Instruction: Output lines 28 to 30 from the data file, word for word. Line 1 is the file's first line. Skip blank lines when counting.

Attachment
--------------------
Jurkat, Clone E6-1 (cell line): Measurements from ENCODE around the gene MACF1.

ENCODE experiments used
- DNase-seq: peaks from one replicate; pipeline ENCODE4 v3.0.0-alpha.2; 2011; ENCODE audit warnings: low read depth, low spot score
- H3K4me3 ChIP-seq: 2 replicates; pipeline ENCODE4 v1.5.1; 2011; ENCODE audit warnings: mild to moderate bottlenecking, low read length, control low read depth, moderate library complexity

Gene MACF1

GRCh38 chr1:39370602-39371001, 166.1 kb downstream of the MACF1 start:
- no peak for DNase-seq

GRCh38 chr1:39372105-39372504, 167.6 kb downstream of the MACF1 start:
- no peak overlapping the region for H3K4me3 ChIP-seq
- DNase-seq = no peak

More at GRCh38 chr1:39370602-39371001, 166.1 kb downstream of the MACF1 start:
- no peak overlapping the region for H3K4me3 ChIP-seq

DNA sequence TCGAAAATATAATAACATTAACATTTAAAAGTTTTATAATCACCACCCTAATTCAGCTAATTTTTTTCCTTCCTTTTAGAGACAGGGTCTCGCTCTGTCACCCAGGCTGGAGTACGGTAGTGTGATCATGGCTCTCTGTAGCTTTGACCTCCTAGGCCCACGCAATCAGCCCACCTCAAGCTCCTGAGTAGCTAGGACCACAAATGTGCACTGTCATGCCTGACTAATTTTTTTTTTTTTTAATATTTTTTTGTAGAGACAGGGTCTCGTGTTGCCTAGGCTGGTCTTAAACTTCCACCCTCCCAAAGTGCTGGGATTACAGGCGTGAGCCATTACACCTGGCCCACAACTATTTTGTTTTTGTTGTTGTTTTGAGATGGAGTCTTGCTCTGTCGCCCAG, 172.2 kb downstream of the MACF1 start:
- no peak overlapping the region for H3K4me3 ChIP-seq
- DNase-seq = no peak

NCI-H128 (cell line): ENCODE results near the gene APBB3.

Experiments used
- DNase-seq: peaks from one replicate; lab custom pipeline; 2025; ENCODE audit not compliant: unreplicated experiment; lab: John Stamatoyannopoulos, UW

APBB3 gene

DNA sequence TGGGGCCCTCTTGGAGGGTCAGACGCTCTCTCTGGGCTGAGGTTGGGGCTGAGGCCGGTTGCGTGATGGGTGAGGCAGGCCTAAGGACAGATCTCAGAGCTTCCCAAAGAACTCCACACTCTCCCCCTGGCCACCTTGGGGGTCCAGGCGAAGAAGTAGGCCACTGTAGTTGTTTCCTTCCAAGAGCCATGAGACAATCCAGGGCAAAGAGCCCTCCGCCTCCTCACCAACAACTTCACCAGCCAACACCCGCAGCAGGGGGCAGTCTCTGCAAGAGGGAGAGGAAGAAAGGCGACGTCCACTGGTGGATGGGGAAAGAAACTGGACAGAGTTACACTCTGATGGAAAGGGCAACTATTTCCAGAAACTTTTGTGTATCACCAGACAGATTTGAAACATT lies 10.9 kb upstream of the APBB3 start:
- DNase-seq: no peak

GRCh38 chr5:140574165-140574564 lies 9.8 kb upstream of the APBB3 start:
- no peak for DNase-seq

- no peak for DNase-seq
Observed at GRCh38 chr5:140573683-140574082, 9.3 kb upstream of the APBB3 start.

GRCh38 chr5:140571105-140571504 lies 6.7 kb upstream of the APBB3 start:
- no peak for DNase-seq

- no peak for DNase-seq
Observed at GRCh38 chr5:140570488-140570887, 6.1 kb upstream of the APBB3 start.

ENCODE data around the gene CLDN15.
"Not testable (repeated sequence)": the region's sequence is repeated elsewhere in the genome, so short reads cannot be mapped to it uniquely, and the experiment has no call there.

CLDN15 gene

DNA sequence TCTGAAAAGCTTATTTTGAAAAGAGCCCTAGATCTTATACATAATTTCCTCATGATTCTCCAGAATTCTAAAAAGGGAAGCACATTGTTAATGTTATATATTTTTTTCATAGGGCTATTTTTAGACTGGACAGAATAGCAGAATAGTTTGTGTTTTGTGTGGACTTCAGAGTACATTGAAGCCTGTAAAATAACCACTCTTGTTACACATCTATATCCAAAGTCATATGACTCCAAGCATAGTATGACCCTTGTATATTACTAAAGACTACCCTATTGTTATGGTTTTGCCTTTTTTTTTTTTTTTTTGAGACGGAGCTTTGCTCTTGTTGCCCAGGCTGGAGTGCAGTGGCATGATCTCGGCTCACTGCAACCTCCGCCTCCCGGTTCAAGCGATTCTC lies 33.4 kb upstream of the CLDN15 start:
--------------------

- no peak for DNase-seq
Observed at GRCh38 chr5:140570488-140570887, 6.1 kb upstream of the APBB3 start.

ENCODE data around the gene CLDN15.